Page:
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Abstract: Migration as a Process to Create Abnormally High Gas Contents in the Ferron Sandstone Coal Beds, Central Utah

TABET, DAVID E., Utah Geological Survey

Introduction

High volatile C and B bituminous rank coals of the Ferron Sandstone, in the central Utah area from Price to Castle Dale, are prolific producers of methane. According to River Gas Corporation and Texaco Exploration and Production, major developers of the Ferron coalbed gas play, coals of this rank typically contain 80 cubic feet of gas per ton. However, gas contents measured from cores of these coals are reported to average 400 cubic feet of gas per ton indicating super-saturated conditions. This study indicates that the abnormally high gas content of the Ferron coals in Price to Castle Dale area is the result of southward migration of gas from deeply buried, more mature Ferron coal in the Uinta Basin.

Ferron Sandstone Maturity and Burial History

Early Utah Geological Survey (UGS) research on the origin of coalbed gas (CBG) in the Ferron Sandstone looked for a western source of the gas, but found that the western margin of the Ferron coal swamp had never been buried deep enough to generate thermogenic methane. The UGS's examination of Ferron coal samples shows that mean maximum vitrinite reflectance increases only slightly from about 0.5 percent on the eastern, near-surface part of the play, to a maximum of 0.71 percent at a depth of 5,622 feet under the Wasatch Plateau to the west. A cross-plot of vitrinite reflectance versus sample depth showed that significant gas generation from Ferron coals requires burial depths greater than 9,300 feet. As presently exhumed, most Ferron coals under the Wasatch Plateau are currently buried less than 7,500 feet deep, and the historic maximum burial depth is estimated to be less than 9,300 feet, except at the north end of the Plateau. The Ferron trend extends northward from the Wasatch Plateau into the Uinta Basin where the coals are currently buried in excess of 9,300 feet.

Time-temperature plots of burial history for three wells following the Ferron Sandstone coal trend northward into the Uinta Basin show increasing maturity of the Ferron Sandstone to the north. Vitrinite reflectance data from the U.S. Geological Survey (USGS) for the Cretaceous Mesaverde Group coals of the Uinta Basin, which should mirror that of the deeper Ferron Sandstone coals because of similar burial histories, suggest that the Ferron coals, at depth, achieved the stage of significant thermogenic CBG generation about 15 miles north of Price, the locus of current CBG production.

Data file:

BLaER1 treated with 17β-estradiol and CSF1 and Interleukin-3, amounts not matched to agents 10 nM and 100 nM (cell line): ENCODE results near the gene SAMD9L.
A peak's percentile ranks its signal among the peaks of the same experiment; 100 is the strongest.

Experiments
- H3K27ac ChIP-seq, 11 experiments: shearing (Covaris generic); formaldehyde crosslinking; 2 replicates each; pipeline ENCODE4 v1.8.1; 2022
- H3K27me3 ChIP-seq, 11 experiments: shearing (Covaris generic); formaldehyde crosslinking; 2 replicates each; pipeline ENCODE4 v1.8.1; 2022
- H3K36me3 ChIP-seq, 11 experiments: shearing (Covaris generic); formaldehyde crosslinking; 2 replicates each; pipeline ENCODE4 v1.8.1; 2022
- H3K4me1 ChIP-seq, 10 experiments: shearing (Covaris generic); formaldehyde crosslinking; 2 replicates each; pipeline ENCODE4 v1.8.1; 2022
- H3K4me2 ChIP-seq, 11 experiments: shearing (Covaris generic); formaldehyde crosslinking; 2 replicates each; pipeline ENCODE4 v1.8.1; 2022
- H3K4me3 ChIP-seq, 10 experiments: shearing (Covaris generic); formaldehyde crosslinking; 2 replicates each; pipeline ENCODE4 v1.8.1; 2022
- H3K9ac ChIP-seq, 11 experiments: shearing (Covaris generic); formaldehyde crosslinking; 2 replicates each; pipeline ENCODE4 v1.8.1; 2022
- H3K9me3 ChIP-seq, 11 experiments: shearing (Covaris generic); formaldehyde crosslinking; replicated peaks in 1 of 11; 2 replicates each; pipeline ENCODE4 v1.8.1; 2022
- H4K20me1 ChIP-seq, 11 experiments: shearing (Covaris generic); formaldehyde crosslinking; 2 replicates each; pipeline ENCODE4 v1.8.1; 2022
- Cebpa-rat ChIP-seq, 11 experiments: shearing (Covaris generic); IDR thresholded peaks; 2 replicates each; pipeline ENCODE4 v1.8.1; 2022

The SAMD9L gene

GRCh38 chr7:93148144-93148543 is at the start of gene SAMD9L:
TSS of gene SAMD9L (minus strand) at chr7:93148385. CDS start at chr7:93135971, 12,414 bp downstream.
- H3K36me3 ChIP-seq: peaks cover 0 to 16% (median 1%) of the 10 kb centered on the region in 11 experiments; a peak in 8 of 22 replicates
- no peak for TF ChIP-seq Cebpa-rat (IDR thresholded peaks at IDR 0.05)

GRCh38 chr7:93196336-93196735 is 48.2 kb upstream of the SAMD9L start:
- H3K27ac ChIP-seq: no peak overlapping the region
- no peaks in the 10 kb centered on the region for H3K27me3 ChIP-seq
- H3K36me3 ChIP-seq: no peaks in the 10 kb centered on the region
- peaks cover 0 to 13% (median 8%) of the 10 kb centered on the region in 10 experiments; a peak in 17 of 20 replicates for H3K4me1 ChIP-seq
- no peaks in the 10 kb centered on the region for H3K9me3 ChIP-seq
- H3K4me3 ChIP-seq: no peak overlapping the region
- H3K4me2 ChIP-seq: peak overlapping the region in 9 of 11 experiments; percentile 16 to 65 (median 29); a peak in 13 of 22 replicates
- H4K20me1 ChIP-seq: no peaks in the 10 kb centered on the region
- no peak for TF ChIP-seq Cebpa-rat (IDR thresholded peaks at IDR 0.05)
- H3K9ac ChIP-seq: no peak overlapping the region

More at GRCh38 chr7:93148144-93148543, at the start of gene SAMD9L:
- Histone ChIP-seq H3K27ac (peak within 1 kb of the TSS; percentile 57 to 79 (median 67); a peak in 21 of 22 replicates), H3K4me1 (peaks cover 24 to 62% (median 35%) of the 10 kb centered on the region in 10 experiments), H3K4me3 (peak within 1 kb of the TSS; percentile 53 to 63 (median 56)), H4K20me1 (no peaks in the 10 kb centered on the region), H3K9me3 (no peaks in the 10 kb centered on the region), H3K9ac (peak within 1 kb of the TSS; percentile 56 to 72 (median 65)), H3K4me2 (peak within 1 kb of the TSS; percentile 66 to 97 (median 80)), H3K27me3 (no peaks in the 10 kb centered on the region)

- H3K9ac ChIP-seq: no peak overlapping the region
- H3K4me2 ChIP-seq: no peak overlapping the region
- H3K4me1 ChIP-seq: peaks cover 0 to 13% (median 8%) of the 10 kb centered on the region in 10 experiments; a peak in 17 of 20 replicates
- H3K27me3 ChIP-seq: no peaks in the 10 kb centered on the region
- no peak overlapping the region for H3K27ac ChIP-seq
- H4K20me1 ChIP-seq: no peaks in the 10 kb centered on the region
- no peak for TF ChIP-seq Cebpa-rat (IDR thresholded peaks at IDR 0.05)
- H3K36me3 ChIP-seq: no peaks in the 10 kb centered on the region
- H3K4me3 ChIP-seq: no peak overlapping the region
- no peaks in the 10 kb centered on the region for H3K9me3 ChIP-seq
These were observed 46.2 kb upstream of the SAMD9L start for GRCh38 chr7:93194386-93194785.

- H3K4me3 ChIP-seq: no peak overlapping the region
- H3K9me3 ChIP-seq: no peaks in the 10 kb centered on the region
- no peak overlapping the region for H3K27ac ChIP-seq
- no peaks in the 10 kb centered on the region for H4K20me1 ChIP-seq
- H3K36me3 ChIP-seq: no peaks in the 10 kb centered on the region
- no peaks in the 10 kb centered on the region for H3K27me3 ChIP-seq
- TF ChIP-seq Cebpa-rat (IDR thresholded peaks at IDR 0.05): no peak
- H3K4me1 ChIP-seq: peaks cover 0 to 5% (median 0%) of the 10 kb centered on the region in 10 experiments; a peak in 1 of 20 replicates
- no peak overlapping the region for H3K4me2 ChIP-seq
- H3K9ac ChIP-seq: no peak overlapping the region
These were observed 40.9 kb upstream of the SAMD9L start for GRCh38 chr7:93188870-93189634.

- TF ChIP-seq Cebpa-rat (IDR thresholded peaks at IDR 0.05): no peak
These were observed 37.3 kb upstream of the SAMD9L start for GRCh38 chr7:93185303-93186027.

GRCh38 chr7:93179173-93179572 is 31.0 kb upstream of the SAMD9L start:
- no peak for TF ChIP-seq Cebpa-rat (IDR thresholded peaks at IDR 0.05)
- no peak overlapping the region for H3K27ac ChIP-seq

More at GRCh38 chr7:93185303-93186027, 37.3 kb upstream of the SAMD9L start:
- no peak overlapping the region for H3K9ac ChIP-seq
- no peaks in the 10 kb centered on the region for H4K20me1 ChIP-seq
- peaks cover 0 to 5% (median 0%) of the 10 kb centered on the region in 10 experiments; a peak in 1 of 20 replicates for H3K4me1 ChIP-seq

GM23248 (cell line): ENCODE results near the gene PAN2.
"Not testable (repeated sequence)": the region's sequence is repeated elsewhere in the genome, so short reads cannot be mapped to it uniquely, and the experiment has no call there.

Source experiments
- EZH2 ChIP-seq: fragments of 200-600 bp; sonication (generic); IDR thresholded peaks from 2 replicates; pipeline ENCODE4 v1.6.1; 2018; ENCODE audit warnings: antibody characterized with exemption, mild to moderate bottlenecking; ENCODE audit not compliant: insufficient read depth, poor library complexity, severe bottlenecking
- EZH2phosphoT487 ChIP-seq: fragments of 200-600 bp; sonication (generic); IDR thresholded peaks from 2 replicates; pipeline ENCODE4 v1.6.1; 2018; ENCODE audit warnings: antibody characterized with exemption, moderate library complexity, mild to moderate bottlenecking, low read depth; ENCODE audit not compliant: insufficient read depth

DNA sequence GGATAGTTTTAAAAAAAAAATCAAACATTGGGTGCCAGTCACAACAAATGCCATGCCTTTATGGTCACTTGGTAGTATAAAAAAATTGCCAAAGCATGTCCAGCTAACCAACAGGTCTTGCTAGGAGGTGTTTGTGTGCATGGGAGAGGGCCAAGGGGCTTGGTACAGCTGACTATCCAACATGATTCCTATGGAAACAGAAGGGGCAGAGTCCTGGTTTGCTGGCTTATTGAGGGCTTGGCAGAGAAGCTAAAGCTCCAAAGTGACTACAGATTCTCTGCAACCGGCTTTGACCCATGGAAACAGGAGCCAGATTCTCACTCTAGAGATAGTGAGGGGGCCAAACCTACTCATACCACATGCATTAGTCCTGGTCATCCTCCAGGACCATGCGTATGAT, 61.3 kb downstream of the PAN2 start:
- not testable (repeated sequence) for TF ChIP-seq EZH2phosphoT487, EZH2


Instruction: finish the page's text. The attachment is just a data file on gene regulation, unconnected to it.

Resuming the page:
Coalbed Gas Composition

Low-rank Ferron coals in the early thermogenic stage of maturation should not have super-saturated gas contents like those reported by River Gas and Texaco. High gas content could have come from biogenic sources, but USGS composition and isotopic analyses of the Ferron CBG indicate the gas was thermogenically derived from coal. As expected, the produced coalbed gas is very dry, with methane comprising 99 percent of the hydrocarbons. Although the carbon isotopic composition of migrated gases are generally assumed to remain constant in conventional reservoirs, the effect of migration on isotopic composition in coal reservoirs is less well understood. Coals from the San Juan Basin also have carbon isotopic compositions lighter than expected. Such an isotopic composition could result from the migration of thermogenic coalbed gas where lighter isotopes migrated faster than heavier ones. Hence, gas migrating out of the Uinta Basin into the Ferron coals of the Price-Castle Dale area of central Utah would be expected to be both dry and isotopically light.

Ferron Sandstone Hydrology

Another piece of evidence supporting the southward migration of methane from deep Ferron coals in the Uinta Basin comes from a new UGS potentiometric map for the Ferron Sandstone of central Utah. This map shows different hydrologic gradients for the northern and southern parts of the Ferron Sandstone trend. At the southern end of the Ferron trend, regional groundwater flow is north and east toward the town of Castle Dale. Conversely, the northern end of the Ferron trend has a hydrologic gradient with regional flow southward out of the Uinta Basin toward Castle Dale. Assuming that this hydrologic pattern has existed since Ferron burial, then water flowing out of the Uinta Basin could have carried methane into the shallower coals in the Price-Castle Dale area. The potentiometric surface for the Ferron aquifer lies above the top of the Ferron Sandstone indicating that the aquifer is artesian and the Ferron is slightly over-pressured.

Conclusions

Several lines of geologic information point to deeper Ferron coals in the Uinta Basin as the source of the gas presently produced in the Ferron CBG play of central Utah. Analysis of burial history and maturity data indicate that burial depth and maturity increase to the north and reach the stage of significant thermogenic gas production in the Uinta Basin. The dry nature and light isotopic composition of the Ferron CBG indicates the gas could have migrated from a thermogenic coal source. Finally, regional hydrologic trends for the Ferron Sandstone support southward water flow and gas migration out of the Uinta Basin toward the Price-Castle Dale area.

AAPG Search and Discovery Article #90937©1998 AAPG Annual Convention and Exhibition, Salt Lake City, Utah